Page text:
Your Questions Answered: What Jobs Can Be Done from Home?
An ADB economist who specializes in the areas of education, skills development and jobs, answers questions about which jobs are best suited to work-from-home arrangements, based on a recent study in Southeast Asia.
As we gradually learn to live with COVID-19, employees are returning to offices in some parts of the world. It will be a very different world of work. Characterized by evolving policies and guidelines, the new normal of work ranges from on-site work to full work-from-home set-ups to hybrid arrangements.
Manual tasks, outdoor work and physically assisting and caring for others cannot be done remotely, according to a recent study. Tasks that can be done fully or partially using information communication technology can often be done remotely. The study found that out of the 427 occupations examined, only 8% to 10% have all tasks classified as remote; 35% to 37% cannot be done remotely; and the rest are a combination of onsite and remote tasks.
Jobs that are primarily manual, like driving a truck or waiting tables at a cafe or restaurant, cannot be done from home. But jobs where most of the tasks are cognitive can be done from home. These jobs often require analysis and interpretation of data and information and some creative thinking, and are more prevalent among higher educated and more skilled workers and in more developed countries. Occupations that can be done remotely range from middle-skilled job such as a call center operator at an IT-BPO company to a high-skill job such as a product designer or a software developer.
Occupations such as accounting or back-office operations can also be done from home but are at risk of automation as labor-saving technology becomes more sophisticated and cheaper.
Service sectors such as retail and wholesale trade, food and accommodation, transportation, and personal services were hit hard by containment and social distancing measures, according to our research in Southeast Asia. Workers in sales and service occupations also suffered severe impacts, while plant and machine operators struggled to cope amid disruptions to manufacturing and construction.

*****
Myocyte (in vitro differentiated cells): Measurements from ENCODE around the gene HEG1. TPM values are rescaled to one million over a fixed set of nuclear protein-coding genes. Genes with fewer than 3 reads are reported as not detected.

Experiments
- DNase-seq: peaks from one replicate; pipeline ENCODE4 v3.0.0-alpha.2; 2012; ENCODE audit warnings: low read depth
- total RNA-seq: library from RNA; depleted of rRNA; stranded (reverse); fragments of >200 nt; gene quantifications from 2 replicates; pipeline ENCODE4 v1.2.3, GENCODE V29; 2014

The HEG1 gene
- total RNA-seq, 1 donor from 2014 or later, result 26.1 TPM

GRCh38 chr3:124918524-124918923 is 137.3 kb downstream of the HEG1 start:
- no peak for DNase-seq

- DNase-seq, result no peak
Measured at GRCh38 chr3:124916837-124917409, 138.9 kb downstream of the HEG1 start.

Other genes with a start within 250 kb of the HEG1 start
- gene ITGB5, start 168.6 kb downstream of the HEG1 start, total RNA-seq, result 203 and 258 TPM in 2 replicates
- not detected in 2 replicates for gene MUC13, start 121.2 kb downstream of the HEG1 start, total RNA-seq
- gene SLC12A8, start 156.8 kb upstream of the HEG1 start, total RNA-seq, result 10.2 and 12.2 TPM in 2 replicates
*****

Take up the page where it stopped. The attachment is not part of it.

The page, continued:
Jobs in finance, information and communication, professional, scientific and technical services, and education, were relatively less affected by lockdowns. The pandemic’s interaction with technology may have accelerated trends such as digitization, automation and near-shoring, or reshoring, with negative implications for skilled worker demand in Southeast Asia.
Most self-employed workers tend to be in the informal sector where remote work is not an option. Indeed, our study revealed that the ‘teleworkability’ of occupations is positively associated with wage and salaried work and negatively related with the share of low-skill workers and temporary workers in Viet Nam, the Philippines, and Thailand. This suggests that wage and salaried workers in permanent work arrangements are more likely to shift to teleworking than their self-employed, lower skilled, and temporary employee counterparts.
These lower-skilled self-employed people face a higher risk of unemployment and income loss during times of crisis, and our research shows they’ve accounted for larger shares in job and income losses during the pandemic.
Incentives are being provided to support the shift to teleworking in Southeast Asia. For instance, Malaysia has offered a range of tax incentives to employers offering flexible work arrangements for employees. In the Philippines, cash aid has been provided to workers when workplaces implement flexible work arrangements.
Governments can make it easier for businesses and employees to navigate regulatory hurdles facing remote work such as laws governing salary and benefit payment. Business registration processes can be simplified for businesses adopting hybrid workplace arrangements.
Businesses can speed up hybrid work adoption by adapting their own regulations. They can introduce boundary-setting to prevent overwork, and take steps to ensure managers have the right skills and tools to manage tasks and staff regardless of location.
In order to avoid ‘forcing employees’ to return to work, employers need to think of ways to make it more attractive to return to work, for at least a few days a week. They can provide training or skills development opportunities and team meeting activities during the days at the office. This would improve productivity and cohesion.
Moving beyond the pandemic, hybrid work arrangements are likely to play a major role in how people work. To harness the potential of teleworking jobs in Southeast Asia and elsewhere, adequate ICT infrastructure is imperative. Remote work is not possible without connectivity, so governments need to prioritize investments in infrastructure that allow workers to be productive in a hybrid setting.
Skills training and social protection policies for workers can support this transition. All remote work demands basic digital skills, for example. Perhaps the most important thing governments can do is make sure workers have such basic skills, to allow them to take their first steps into the new world of work.